Utah Chukar Hunting Winter 2015

It's been a couple months since my last post and to those who frequent this blog I apologize.
December was a very busy month and the weather didn't cooperate with my hunting plans. There really wasn't anything to report.

January came and I was finally able to get out and do some hunting. We went to some of our local favorite haunts and found Chukar populations were up from the last few years. We were consistently finding good coveys in all the places we'd found them before.

With the dry warm weather we've experienced this January it wasn't long before those coveys were scattered and became harder and harder to find. By the end of the hunt in February most groups were just 2-3 birds, occasionally more. But, the action once we found them was usually pretty consistent. That doesn't mean I was putting a ton of birds in the bag but we got our share and had enough success to keep us wanting for more.

Typical local Chukar Terrain
Chukar hunting is hard and it's not for everyone but it's this hunters opinion that it's the most rewarding of all the upland birds, or at least the ones I've hunted. It's usually a lot of work to get to these birds. The dogs work hard, The hunters work hard, the shots are hard, the land is steep and hard but the payoff is so great. The bonus is chukar meat is some of the best if not the best eating bird in the game world. Tonight my wife and I made Chukar Coconut Kurma with Garlic Naan. It was so good. An Indian dish for a species of game bird  that was imported from that region of the world. Kind of cool. Every chukar is a prize and every time I get one I cherish it.

Chief on Point
The dogs had a good chukar season. Both dogs had their shining moments. But dogs will be dogs and have their.... not so good moments. But I have good dogs and they hunt hard. Chief has become an old pro and knows that if he is going to get his mouth on a bird he needs to be patient and wait for us to catch up to him. There was a couple points this year that he was pretty far out (500 yards or more) that he almost took on a casual attitude while waiting for me to approach. He was wagging his tail and looking over his shoulder. Once I thought he was going to actually sit down. This is totally new for him. Chief is as intense a pointer as any dog I've owned and more than most I've seen. I thinks it's that he has done this enough times that he knows what to do. The main thing is he held his birds and gave me opportunities. I also think on some of these occasions he was beat-tired and was taking the moment to slow down and relax. He was born to hunt chukars. It's really his element.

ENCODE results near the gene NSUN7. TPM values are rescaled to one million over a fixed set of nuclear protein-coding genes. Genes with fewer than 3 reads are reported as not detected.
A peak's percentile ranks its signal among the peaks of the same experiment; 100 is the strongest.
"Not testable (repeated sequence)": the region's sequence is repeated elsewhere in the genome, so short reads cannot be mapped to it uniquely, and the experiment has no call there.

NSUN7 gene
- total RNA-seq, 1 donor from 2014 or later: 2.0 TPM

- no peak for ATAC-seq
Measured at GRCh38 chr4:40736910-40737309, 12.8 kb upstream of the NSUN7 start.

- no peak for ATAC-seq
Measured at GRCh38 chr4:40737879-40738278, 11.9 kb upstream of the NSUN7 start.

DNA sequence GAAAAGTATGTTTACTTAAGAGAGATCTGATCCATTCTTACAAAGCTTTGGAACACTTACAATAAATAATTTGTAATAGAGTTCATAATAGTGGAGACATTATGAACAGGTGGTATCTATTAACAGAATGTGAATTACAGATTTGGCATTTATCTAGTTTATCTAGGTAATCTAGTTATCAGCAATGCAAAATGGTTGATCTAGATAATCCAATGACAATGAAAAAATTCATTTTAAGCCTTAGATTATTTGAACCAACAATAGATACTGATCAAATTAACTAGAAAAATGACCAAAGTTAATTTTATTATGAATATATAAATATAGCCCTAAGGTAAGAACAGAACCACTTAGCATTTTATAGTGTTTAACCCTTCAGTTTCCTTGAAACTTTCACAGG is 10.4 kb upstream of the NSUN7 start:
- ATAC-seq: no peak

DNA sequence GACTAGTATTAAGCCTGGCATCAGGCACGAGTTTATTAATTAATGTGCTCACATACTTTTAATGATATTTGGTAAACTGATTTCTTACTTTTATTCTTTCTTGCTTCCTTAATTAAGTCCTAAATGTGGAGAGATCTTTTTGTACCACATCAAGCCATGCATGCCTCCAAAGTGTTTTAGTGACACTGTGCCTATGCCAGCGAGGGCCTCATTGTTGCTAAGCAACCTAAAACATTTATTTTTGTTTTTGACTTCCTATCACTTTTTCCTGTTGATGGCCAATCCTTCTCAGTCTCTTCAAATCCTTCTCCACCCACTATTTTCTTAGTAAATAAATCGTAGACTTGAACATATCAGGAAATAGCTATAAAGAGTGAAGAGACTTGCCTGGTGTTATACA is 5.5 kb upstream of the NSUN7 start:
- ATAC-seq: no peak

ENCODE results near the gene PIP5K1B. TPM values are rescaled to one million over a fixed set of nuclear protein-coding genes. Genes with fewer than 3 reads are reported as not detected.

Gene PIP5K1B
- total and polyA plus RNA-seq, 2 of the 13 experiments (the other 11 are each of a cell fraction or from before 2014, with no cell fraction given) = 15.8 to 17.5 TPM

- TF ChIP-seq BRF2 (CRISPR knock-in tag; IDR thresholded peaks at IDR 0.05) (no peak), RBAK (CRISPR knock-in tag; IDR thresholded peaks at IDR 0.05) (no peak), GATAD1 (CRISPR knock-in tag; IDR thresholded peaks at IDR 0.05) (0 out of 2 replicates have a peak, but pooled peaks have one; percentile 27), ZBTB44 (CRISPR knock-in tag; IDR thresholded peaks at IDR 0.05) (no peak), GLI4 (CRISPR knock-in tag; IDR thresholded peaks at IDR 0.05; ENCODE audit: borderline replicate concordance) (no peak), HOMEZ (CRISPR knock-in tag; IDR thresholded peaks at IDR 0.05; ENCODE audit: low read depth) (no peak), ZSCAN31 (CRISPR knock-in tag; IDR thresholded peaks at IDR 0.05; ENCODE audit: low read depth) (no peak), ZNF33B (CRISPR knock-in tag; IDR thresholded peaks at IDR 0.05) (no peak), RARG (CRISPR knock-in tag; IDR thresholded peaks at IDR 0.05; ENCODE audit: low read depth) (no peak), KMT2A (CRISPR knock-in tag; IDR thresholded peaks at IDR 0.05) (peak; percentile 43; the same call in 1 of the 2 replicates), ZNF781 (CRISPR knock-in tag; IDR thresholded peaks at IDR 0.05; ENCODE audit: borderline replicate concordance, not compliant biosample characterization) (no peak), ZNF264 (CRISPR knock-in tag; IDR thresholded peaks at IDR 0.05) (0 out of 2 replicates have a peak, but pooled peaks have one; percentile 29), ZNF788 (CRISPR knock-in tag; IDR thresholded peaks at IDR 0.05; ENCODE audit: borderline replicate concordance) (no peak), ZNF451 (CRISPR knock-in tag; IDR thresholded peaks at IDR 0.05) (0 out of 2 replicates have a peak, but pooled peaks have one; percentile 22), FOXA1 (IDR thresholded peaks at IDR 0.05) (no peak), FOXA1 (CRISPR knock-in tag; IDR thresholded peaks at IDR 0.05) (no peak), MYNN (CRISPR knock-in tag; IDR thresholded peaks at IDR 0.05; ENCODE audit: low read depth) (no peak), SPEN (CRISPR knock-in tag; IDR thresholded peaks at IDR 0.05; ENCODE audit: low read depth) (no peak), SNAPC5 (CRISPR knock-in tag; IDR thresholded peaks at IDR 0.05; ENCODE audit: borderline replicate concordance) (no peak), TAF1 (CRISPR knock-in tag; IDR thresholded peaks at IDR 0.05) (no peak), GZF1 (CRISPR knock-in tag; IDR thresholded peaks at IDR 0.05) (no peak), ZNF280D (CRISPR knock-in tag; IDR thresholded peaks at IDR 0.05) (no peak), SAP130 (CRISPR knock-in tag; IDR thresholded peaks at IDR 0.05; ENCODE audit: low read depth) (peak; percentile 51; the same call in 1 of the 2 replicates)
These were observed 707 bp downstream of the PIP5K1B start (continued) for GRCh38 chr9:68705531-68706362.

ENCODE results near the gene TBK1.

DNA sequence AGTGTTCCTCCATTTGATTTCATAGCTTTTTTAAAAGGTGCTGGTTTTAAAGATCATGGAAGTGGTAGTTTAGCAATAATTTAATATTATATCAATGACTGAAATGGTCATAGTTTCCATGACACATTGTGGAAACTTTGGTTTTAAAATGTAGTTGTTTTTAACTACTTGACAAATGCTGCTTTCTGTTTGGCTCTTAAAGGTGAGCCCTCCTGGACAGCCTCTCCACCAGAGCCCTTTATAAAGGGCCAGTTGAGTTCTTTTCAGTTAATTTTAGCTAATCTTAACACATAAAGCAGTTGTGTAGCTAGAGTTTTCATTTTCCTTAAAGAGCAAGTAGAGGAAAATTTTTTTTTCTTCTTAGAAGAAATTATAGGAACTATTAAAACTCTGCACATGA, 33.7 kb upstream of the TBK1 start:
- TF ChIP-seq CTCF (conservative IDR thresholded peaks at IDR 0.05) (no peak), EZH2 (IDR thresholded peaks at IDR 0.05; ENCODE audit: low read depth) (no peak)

He gets to run as big as he wants and I'm not nagging him to stick around.

 I love it when a dog is on point and turns it's head to make eye contact with you. There is some communication going on with those glances that is hard to explain in words. I've had looks that I interpreted as "It's right there" and once this season Chief turned to look at me and I swear his eyes got really big and wide when we made eye contact as if to say, "I got it dead-to-rights.... DON'T YOU MISS!" I know that sounds crazy but his look had a tone. I didn't miss that one. I believe these interactions mean that this dog is hunting with you and is working as a team. Canine and human both have the same goal in mind and are working together to accomplish it. It's so cool. Those who haven't experienced it just don't know and can never understand. All the breeding, training and hunting pays off in those little moments and interactions.

Hazel with a nice blurry retrieve.
Fresh Chukar Sign. Yes, I'll pick up
poop to see if it's fresh. I'm weird like that.
Usually I just step on it to check but I
thought It would make a good photo.

Hazel ended the year as well as she started. She had her moments where I wanted pull her ears off but a minute later she'd do something awesome and all would be forgiven. She found her share of birds and held her points. She also had some great retrieves.  She is 7 years old so I have a few more years with her. (I hope). She had some moments this Chukar season that I hope I never forget. One comes to mind when we were on top of a mountain in kind of a flat area. I'm walking a long and see Hazel a hundred yards in front of me with her nose up bee-lining across this yellow cheat grass field for about 60 yards and stopping at the edge of some burned junipers. I hailed my brother on the radio and said "I got Hazel on point in the flats".  She held that bird long enough for both of us to get there and by the time the bird flushed we had 4 dogs locked up and backing her point. The bird flushed and we took the shot but the bird sailed around us and we thought it was gone. I was disappointed not only because of the good dog work we didn't reward but I felt like I got it. We left that spot and went around to were the bird flew and my brother's dog Sage found it dead among the rimrock. That was a sweet moment.